Fuel cells (FCs) convert the chemical energy of a fuel, such as hydrogen, into electrical energy very efficiently on many size scales, without combustion and with little or no emission of pollutants. They are therefore suitable in a variety of applications utilizing clean power generation.

Solid Oxide Fuel cells (SOFCs) are highly efficient, entirely solid-state fuel cells that operate at high temperatures. Their most common application is in stationary power generation, including both large-scale centralized power generation and distributed generation in individual homes and businesses.

Schematic of an SOFC

SOFCs are composed of three layers: an anode (the fuel side), an electrolyte, and a cathode (the air side). Both the anode and cathode are porous and they conduct both ions and electrons). The electrolyte is an ionic conductor and electronic insulator.

On the anode side, the fuel (for example hydrogen) diffuses through the porous anode to the interface between the anode and the electrolyte – the reaction sites, commonly known as the triple phase boundaries (TPBs). The fuel reacts with the oxygen ions that are conducted through the oxide electrolyte to produce water and electrons. Since the electrolyte is an electronic insulator, the electrons travel through the electronic conductor in the anode, commonly nickel. At the surface of the anode the electrons are collected by the current collector, resulting in electrical current being transmitted to the external circuit. On the cathode side, the electrons from the external circuit combine with the oxygen molecules in the air to produce oxygen ions. The oxygen ions are then conducted through the electrolyte back to the anode side.

SOFCs can have several different designs. The most common designs are the planar design and the tubular design. The planar design has a lower manufacturing cost and a higher energy density. In the planar design, the cells (anode-electrolyte-cathode) are stacked together, separated by an interconnect plate. The interconnect is used as a current collector and also as a gas manifold for fuel (anode side) and air (cathode side).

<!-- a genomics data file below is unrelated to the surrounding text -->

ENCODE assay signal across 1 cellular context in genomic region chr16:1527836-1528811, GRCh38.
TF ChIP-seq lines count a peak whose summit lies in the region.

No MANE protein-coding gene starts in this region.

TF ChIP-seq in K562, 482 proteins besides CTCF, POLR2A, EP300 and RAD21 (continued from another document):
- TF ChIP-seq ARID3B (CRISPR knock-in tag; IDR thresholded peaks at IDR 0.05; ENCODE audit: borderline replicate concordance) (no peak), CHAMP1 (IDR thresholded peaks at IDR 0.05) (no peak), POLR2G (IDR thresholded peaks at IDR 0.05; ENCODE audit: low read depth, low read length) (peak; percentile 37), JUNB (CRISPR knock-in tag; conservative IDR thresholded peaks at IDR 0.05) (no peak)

Benefits of SOFCs

  • No air pollutants (SOx, NOx, CO, and particulates)
  • High electrical efficiency (50-60%) & corresponding low CO2 emissions that are separate from the airstream and therefore easier to sequester than in a combustion process
  • High-temperature waste heat useable for co-generation of electricity (with gas or steam turbines) for ~70% system electrical efficiency
  • Low noise and no pollution allows urban siting, thereby allowing additional use of waste heat for hot water or space heating, for > 90% overall system efficiencies and reduced transmission losses
  • Fuel flexibility – SOFCs can utilize a wide range of locally – available fuels compatible with both current and future sustainable energy infrastructure, including energy–dense liquid fuels:
    • Ethanol from agricultural waste or fast-growing crops (no energy-intensive water removal required as for ethanol combustion)
    • Methane from landfill gas, biogas, or natural gas
    • Hydrogen from electrolysis with renewable electricity
    • CO, H2S, volatile organics (for pollution clean-up)

Challenges for increasing commercial viability

  • Lowering cost
  • Increasing durability and reliability


Researchers in the Fuel Cell Materials and Manufacturing Laboratory apply principles of materials, mechanical, and chemical engineering to improve the durability and performance and lower the cost of SOFCs, with the overall objective of contributing to environmental sustainability.